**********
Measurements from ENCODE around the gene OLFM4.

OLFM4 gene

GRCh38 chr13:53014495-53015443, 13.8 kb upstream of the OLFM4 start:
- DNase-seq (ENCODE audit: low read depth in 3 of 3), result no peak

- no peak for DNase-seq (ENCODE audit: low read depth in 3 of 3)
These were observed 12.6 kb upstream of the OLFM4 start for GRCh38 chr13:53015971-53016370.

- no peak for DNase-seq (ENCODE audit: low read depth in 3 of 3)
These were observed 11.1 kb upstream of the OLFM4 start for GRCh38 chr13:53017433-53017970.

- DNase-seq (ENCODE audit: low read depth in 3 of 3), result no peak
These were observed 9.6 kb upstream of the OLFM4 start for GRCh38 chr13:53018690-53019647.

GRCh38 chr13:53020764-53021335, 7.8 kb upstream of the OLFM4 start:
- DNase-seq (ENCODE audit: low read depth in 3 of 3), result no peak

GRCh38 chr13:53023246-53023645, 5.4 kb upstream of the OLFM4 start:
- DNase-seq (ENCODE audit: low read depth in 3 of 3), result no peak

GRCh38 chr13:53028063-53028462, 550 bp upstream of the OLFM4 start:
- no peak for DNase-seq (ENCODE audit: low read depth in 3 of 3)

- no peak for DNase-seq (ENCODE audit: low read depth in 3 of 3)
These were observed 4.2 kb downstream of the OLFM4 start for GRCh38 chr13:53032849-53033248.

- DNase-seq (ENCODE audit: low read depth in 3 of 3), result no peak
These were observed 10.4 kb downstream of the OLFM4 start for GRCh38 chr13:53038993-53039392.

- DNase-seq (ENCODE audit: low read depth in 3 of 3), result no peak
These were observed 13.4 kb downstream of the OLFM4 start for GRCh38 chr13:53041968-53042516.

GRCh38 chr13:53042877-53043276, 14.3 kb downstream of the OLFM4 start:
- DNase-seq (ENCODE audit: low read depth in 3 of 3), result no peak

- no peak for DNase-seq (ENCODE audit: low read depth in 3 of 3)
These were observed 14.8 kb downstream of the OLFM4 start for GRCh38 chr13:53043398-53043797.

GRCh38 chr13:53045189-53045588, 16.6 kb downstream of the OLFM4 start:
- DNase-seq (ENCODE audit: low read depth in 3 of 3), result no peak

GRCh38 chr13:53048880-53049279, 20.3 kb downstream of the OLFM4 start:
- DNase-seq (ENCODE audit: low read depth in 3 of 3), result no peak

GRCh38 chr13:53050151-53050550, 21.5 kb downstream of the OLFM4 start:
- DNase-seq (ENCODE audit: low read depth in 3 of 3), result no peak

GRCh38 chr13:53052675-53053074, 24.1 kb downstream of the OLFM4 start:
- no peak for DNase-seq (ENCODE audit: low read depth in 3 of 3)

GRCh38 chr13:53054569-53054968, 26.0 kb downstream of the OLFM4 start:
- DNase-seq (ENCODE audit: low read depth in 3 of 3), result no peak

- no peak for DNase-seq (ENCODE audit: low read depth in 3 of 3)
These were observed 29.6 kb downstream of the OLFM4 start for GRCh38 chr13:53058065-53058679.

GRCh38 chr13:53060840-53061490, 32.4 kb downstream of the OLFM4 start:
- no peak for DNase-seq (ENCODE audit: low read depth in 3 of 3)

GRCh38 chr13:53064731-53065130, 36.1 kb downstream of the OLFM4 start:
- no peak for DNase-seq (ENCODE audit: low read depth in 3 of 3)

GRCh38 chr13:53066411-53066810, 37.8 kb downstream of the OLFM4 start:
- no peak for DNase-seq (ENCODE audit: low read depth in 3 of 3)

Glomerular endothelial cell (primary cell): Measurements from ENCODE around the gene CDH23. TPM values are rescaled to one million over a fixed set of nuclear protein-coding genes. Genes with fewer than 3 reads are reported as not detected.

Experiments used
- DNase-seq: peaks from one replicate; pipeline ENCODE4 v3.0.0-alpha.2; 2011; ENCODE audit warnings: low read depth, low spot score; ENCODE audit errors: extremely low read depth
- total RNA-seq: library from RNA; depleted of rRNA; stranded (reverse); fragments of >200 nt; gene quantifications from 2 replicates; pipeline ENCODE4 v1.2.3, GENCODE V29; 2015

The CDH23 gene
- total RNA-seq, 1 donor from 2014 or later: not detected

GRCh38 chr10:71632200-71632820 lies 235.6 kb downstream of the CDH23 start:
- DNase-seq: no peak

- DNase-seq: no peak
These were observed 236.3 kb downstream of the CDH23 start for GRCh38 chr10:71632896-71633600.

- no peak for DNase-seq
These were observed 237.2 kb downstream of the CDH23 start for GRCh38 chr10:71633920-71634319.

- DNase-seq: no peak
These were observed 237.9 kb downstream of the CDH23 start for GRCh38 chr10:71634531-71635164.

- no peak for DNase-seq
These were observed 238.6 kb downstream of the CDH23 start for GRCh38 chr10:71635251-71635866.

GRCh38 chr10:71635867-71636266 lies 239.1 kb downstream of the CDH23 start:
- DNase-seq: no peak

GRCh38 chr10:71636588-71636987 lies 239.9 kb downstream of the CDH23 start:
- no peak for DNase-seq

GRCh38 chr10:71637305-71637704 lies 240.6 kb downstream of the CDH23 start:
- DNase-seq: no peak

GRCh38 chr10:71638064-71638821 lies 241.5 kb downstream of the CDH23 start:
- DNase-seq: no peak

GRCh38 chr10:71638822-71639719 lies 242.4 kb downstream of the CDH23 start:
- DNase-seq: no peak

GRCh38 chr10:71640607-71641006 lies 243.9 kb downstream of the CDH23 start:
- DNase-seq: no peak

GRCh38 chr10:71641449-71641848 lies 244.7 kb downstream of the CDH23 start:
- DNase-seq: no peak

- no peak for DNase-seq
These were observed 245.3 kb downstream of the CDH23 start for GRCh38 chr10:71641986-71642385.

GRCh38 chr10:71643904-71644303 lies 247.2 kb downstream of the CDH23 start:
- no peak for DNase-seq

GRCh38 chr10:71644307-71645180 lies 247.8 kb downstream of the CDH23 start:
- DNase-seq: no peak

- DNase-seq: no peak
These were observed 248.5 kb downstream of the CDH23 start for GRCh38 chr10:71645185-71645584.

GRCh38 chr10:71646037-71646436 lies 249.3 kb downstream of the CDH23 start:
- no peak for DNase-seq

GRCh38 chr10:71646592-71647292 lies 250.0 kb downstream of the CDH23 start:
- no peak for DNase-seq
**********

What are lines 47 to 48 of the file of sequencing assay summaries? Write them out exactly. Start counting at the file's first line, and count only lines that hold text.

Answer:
- DNase-seq: peaks from one replicate; pipeline ENCODE4 v3.0.0-alpha.2; 2011; ENCODE audit warnings: low read depth, low spot score; ENCODE audit errors: extremely low read depth
- total RNA-seq: library from RNA; depleted of rRNA; stranded (reverse); fragments of >200 nt; gene quantifications from 2 replicates; pipeline ENCODE4 v1.2.3, GENCODE V29; 2015